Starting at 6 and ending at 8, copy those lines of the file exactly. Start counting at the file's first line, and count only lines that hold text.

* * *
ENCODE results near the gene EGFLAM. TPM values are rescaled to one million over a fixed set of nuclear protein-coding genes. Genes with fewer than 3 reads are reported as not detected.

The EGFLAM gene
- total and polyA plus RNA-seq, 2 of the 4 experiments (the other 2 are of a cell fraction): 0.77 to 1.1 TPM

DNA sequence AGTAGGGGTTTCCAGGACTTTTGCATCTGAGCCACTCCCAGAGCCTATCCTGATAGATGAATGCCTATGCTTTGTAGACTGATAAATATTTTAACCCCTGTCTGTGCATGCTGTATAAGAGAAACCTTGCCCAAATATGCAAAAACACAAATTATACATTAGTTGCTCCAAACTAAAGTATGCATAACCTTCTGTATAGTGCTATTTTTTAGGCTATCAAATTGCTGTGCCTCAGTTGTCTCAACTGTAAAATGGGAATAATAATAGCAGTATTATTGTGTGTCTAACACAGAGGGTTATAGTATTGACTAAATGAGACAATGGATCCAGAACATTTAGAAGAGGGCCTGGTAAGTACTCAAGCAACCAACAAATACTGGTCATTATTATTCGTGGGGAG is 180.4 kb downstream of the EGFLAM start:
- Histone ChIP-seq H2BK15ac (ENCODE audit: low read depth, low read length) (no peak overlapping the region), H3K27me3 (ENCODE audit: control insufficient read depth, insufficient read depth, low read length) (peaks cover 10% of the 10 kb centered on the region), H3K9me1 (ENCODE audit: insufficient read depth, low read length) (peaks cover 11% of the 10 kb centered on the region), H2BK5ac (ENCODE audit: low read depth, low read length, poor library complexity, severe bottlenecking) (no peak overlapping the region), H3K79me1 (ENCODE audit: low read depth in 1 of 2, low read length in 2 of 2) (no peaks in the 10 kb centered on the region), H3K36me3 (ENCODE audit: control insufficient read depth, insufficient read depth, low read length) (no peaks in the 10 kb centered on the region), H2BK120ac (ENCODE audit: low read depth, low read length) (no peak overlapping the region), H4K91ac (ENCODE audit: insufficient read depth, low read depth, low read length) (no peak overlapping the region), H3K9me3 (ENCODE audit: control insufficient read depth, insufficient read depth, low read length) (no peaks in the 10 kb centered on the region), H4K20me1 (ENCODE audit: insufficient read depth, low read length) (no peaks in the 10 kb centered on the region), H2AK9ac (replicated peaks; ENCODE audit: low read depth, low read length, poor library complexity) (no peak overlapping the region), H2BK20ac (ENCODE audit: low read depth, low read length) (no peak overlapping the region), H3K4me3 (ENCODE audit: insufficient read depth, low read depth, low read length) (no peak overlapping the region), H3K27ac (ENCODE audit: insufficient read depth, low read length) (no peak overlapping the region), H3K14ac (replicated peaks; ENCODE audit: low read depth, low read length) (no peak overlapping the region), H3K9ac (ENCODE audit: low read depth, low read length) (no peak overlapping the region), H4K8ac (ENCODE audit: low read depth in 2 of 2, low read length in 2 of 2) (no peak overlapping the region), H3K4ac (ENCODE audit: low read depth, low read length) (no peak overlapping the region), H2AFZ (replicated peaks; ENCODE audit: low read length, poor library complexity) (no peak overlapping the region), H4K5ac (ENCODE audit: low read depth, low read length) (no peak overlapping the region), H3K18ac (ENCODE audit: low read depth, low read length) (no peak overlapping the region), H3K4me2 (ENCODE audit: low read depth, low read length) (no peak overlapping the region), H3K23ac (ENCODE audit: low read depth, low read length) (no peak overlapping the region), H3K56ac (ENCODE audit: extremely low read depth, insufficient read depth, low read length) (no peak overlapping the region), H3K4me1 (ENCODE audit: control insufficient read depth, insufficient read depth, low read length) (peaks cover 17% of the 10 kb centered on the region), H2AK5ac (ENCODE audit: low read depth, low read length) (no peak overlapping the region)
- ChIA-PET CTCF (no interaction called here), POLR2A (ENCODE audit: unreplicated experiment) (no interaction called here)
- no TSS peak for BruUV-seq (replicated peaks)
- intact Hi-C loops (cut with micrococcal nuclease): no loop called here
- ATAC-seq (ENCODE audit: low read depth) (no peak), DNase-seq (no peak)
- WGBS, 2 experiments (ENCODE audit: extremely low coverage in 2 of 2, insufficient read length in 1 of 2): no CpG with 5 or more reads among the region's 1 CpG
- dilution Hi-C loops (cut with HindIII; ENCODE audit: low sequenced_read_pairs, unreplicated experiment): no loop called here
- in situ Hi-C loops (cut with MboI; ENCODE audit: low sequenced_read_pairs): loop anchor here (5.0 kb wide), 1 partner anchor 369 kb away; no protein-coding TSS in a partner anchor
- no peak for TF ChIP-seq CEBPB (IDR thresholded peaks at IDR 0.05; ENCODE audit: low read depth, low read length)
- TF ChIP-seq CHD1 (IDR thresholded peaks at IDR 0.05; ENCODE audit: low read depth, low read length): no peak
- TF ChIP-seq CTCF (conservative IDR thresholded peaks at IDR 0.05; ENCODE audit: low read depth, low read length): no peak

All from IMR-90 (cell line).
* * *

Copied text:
- ChIA-PET CTCF (no interaction called here), POLR2A (ENCODE audit: unreplicated experiment) (no interaction called here)
- no TSS peak for BruUV-seq (replicated peaks)
- intact Hi-C loops (cut with micrococcal nuclease): no loop called here